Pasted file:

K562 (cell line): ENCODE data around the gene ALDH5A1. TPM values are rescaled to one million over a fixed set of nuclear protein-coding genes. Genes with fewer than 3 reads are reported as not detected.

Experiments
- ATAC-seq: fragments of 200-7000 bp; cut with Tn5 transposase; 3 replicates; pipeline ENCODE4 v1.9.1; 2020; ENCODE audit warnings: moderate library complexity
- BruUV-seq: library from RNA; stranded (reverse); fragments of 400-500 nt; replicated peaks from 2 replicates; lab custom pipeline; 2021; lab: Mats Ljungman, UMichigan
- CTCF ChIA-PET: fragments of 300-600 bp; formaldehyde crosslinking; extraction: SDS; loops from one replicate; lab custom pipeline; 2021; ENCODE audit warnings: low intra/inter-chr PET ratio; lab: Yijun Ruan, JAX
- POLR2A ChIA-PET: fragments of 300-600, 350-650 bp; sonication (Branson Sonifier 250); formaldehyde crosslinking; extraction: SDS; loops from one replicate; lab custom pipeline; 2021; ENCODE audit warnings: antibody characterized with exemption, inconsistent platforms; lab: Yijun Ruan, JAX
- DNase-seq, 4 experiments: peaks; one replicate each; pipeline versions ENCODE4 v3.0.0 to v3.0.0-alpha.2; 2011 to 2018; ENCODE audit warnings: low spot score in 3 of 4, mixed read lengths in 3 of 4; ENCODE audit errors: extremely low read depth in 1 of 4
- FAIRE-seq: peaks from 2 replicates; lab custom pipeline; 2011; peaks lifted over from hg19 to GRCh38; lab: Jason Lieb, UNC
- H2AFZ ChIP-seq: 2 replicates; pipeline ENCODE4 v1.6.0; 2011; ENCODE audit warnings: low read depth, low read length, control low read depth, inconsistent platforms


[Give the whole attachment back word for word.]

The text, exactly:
K562 (cell line): ENCODE data around the gene ALDH5A1. TPM values are rescaled to one million over a fixed set of nuclear protein-coding genes. Genes with fewer than 3 reads are reported as not detected.

Experiments
- ATAC-seq: fragments of 200-7000 bp; cut with Tn5 transposase; 3 replicates; pipeline ENCODE4 v1.9.1; 2020; ENCODE audit warnings: moderate library complexity
- BruUV-seq: library from RNA; stranded (reverse); fragments of 400-500 nt; replicated peaks from 2 replicates; lab custom pipeline; 2021; lab: Mats Ljungman, UMichigan
- CTCF ChIA-PET: fragments of 300-600 bp; formaldehyde crosslinking; extraction: SDS; loops from one replicate; lab custom pipeline; 2021; ENCODE audit warnings: low intra/inter-chr PET ratio; lab: Yijun Ruan, JAX
- POLR2A ChIA-PET: fragments of 300-600, 350-650 bp; sonication (Branson Sonifier 250); formaldehyde crosslinking; extraction: SDS; loops from one replicate; lab custom pipeline; 2021; ENCODE audit warnings: antibody characterized with exemption, inconsistent platforms; lab: Yijun Ruan, JAX
- DNase-seq, 4 experiments: peaks; one replicate each; pipeline versions ENCODE4 v3.0.0 to v3.0.0-alpha.2; 2011 to 2018; ENCODE audit warnings: low spot score in 3 of 4, mixed read lengths in 3 of 4; ENCODE audit errors: extremely low read depth in 1 of 4
- FAIRE-seq: peaks from 2 replicates; lab custom pipeline; 2011; peaks lifted over from hg19 to GRCh38; lab: Jason Lieb, UNC
- H2AFZ ChIP-seq: 2 replicates; pipeline ENCODE4 v1.6.0; 2011; ENCODE audit warnings: low read depth, low read length, control low read depth, inconsistent platforms